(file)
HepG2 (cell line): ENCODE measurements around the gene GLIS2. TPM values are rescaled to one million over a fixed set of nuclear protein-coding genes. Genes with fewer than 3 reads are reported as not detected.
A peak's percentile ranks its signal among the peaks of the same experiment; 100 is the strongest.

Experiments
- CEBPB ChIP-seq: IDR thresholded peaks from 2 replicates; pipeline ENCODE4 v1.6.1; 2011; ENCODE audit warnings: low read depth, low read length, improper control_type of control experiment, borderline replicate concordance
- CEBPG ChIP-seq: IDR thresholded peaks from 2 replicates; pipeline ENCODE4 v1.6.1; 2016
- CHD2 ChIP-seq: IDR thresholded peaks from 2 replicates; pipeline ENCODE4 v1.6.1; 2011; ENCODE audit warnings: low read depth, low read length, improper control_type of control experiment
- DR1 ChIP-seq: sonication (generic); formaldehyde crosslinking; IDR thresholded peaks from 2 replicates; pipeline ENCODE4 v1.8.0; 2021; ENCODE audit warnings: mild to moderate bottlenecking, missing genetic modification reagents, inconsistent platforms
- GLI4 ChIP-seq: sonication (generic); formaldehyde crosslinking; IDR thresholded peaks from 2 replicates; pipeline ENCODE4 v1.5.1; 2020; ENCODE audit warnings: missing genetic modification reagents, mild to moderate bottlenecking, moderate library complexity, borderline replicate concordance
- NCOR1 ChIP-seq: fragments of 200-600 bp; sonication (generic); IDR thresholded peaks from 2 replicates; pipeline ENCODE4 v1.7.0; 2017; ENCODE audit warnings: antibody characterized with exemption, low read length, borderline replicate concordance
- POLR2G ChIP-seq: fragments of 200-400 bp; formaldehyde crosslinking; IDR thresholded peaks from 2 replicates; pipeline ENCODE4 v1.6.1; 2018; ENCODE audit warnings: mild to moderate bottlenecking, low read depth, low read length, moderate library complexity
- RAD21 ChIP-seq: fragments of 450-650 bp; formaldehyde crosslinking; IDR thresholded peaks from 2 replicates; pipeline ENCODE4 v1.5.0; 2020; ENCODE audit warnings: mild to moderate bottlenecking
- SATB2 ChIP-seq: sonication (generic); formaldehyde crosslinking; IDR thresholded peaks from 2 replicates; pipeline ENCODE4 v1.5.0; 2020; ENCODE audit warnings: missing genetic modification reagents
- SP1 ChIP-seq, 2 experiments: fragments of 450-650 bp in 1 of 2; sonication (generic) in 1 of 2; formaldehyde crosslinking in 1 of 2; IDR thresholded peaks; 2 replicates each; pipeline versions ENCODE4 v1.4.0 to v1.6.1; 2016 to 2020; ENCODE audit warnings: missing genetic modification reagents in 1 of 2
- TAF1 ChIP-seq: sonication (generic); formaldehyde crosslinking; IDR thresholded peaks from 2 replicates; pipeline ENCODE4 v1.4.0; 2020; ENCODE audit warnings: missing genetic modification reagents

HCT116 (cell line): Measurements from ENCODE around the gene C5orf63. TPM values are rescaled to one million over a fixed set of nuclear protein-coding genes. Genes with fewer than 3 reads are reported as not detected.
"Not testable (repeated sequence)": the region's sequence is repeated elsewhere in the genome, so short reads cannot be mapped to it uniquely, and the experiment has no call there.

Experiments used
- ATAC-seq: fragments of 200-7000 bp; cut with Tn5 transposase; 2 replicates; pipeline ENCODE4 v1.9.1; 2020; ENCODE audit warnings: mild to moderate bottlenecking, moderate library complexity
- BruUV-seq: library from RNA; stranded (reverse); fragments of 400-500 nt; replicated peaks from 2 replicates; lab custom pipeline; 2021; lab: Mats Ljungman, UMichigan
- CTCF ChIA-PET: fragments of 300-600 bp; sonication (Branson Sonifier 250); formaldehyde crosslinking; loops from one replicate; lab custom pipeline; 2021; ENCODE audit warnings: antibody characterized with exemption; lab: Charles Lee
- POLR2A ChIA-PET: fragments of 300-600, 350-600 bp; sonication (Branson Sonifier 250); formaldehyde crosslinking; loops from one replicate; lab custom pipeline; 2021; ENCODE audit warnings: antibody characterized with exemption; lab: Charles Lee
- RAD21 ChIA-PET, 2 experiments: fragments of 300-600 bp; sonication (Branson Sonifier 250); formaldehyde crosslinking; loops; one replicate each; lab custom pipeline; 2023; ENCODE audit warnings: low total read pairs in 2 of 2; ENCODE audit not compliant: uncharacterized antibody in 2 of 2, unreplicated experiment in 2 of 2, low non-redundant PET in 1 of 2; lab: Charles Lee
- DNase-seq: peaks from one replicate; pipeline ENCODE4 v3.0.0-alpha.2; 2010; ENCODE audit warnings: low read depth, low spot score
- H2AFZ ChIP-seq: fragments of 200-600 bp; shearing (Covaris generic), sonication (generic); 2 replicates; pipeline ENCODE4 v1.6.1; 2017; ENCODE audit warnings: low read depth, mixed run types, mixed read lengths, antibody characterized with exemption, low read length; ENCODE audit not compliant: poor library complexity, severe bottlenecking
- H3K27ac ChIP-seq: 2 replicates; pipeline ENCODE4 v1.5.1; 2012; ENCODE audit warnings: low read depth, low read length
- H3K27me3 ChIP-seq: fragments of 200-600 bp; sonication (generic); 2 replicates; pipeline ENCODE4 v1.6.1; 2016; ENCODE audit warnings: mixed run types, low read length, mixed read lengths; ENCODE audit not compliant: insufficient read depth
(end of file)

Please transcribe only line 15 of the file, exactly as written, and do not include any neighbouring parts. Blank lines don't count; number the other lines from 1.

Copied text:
HCT116 (cell line): Measurements from ENCODE around the gene C5orf63. TPM values are rescaled to one million over a fixed set of nuclear protein-coding genes. Genes with fewer than 3 reads are reported as not detected.